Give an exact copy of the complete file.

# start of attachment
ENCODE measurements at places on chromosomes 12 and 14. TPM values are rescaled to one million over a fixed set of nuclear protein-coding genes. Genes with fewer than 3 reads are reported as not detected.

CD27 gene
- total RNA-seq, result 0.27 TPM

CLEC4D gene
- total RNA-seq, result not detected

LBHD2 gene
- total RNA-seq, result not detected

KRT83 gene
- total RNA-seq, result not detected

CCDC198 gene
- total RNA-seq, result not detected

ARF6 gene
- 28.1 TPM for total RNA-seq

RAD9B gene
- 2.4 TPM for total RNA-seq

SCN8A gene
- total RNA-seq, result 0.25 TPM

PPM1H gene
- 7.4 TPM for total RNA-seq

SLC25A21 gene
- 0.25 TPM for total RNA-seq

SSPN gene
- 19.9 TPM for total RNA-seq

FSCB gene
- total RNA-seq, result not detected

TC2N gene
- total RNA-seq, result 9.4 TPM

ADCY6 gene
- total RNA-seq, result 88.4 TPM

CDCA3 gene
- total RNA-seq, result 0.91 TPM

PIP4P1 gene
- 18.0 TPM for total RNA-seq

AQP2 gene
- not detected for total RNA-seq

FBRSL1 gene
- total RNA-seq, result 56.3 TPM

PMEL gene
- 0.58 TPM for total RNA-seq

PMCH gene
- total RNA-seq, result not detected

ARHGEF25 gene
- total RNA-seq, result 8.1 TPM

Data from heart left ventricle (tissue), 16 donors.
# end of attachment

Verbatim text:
ENCODE measurements at places on chromosomes 12 and 14. TPM values are rescaled to one million over a fixed set of nuclear protein-coding genes. Genes with fewer than 3 reads are reported as not detected.

CD27 gene
- total RNA-seq, result 0.27 TPM

CLEC4D gene
- total RNA-seq, result not detected

LBHD2 gene
- total RNA-seq, result not detected

KRT83 gene
- total RNA-seq, result not detected

CCDC198 gene
- total RNA-seq, result not detected

ARF6 gene
- 28.1 TPM for total RNA-seq

RAD9B gene
- 2.4 TPM for total RNA-seq

SCN8A gene
- total RNA-seq, result 0.25 TPM

PPM1H gene
- 7.4 TPM for total RNA-seq

SLC25A21 gene
- 0.25 TPM for total RNA-seq

SSPN gene
- 19.9 TPM for total RNA-seq

FSCB gene
- total RNA-seq, result not detected

TC2N gene
- total RNA-seq, result 9.4 TPM

ADCY6 gene
- total RNA-seq, result 88.4 TPM

CDCA3 gene
- total RNA-seq, result 0.91 TPM

PIP4P1 gene
- 18.0 TPM for total RNA-seq

AQP2 gene
- not detected for total RNA-seq

FBRSL1 gene
- total RNA-seq, result 56.3 TPM

PMEL gene
- 0.58 TPM for total RNA-seq

PMCH gene
- total RNA-seq, result not detected

ARHGEF25 gene
- total RNA-seq, result 8.1 TPM

Data from heart left ventricle (tissue), 16 donors.